ST. JOHN’S — A Newfoundland First Nation has dropped its legal challenge of the federal government’s controversial decision to award a lucrative fishing licence to an Indigenous partnership in Atlantic Canada, saying government documents prove the licence was granted fairly.
The move is an about-face for the Miawpukek Mi’kamawey Mawi’omi First Nation, which has been a vocal critic of a decision that has raised the ire of Indigenous groups, the Newfoundland government and the federal Conservatives and has led to a federal ethics watchdog investigation.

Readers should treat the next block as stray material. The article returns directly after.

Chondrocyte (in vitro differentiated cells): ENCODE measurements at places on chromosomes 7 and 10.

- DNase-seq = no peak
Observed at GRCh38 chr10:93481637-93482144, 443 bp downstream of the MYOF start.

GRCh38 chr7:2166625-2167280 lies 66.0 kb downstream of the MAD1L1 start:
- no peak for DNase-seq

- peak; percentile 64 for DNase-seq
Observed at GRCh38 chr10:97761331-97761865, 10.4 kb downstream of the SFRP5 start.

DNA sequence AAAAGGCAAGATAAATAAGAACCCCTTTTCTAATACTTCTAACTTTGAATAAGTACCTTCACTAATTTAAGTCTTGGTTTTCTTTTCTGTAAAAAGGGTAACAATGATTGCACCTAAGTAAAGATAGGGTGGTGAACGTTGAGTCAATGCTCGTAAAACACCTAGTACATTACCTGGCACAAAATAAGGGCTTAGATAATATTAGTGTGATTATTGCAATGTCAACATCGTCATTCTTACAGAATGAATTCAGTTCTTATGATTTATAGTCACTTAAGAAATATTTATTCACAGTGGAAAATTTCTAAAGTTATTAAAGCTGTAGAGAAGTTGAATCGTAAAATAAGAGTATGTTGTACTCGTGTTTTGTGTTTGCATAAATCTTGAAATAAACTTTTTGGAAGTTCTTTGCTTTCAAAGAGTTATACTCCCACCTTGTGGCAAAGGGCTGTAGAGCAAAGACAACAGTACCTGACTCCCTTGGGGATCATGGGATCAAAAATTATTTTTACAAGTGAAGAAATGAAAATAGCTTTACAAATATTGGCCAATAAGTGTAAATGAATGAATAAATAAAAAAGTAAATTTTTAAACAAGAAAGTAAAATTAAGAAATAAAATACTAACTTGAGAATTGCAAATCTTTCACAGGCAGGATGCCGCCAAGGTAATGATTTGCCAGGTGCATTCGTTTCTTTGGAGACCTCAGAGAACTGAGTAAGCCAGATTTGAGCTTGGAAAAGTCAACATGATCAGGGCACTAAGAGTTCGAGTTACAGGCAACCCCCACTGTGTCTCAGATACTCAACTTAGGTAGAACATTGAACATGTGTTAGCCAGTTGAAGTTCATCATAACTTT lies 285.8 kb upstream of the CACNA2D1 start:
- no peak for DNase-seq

Shayne McDonald, legal counsel for the First Nation, said the community’s case hinged on its understanding that the Five Nations Clam Company, which won the new Arctic surf clam licence in collaboration with Nova Scotia-based Premium Seafoods, had not met the government’s requirement that the winning bidder should be a partnership of multiple Indigenous communities. Five Nations, a new entity headed by Chief Aaron Sock of the Elsipogtog First Nation in New Brunswick, only announced its partners in March, after it won the licence. Federal fisheries minister Dominic LeBlanc also admitted that Five Nations had “reserved spots in their proposal” for Indigenous partners from all the Atlantic provinces and Quebec.
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